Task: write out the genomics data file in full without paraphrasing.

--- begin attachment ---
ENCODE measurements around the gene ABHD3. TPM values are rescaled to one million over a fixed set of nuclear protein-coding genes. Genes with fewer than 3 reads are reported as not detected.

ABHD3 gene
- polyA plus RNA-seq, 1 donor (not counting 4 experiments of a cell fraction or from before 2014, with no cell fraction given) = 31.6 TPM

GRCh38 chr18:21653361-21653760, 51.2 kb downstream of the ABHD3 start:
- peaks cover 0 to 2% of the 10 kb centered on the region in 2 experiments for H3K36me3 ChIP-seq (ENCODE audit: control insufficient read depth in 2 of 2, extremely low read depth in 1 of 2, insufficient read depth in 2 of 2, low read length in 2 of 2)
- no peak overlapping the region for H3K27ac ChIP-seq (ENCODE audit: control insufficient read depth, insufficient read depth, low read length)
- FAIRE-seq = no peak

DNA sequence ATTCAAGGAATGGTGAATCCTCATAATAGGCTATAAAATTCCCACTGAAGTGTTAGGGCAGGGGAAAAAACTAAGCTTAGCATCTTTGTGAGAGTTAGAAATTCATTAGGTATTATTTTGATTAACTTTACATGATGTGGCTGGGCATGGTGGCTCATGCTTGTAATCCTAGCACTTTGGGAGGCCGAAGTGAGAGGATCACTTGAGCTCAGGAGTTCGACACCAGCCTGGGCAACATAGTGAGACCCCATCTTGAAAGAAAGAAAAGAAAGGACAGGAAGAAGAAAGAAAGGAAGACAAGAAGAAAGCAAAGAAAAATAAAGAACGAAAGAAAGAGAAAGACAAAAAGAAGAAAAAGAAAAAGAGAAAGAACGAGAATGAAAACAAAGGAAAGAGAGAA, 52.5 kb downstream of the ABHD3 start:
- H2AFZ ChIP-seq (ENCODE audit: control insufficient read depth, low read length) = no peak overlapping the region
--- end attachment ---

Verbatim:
ENCODE measurements around the gene ABHD3. TPM values are rescaled to one million over a fixed set of nuclear protein-coding genes. Genes with fewer than 3 reads are reported as not detected.

ABHD3 gene
- polyA plus RNA-seq, 1 donor (not counting 4 experiments of a cell fraction or from before 2014, with no cell fraction given) = 31.6 TPM

GRCh38 chr18:21653361-21653760, 51.2 kb downstream of the ABHD3 start:
- peaks cover 0 to 2% of the 10 kb centered on the region in 2 experiments for H3K36me3 ChIP-seq (ENCODE audit: control insufficient read depth in 2 of 2, extremely low read depth in 1 of 2, insufficient read depth in 2 of 2, low read length in 2 of 2)
- no peak overlapping the region for H3K27ac ChIP-seq (ENCODE audit: control insufficient read depth, insufficient read depth, low read length)
- FAIRE-seq = no peak

DNA sequence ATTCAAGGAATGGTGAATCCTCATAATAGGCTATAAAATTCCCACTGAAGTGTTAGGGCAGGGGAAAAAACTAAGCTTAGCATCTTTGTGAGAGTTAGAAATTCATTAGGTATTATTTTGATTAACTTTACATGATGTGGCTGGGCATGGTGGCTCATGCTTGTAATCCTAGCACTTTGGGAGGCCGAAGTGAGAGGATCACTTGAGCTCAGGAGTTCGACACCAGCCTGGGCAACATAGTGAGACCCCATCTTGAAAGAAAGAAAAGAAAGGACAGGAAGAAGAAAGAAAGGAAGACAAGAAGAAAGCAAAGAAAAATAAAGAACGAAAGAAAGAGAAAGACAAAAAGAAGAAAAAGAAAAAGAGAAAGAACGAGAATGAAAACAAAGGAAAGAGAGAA, 52.5 kb downstream of the ABHD3 start:
- H2AFZ ChIP-seq (ENCODE audit: control insufficient read depth, low read length) = no peak overlapping the region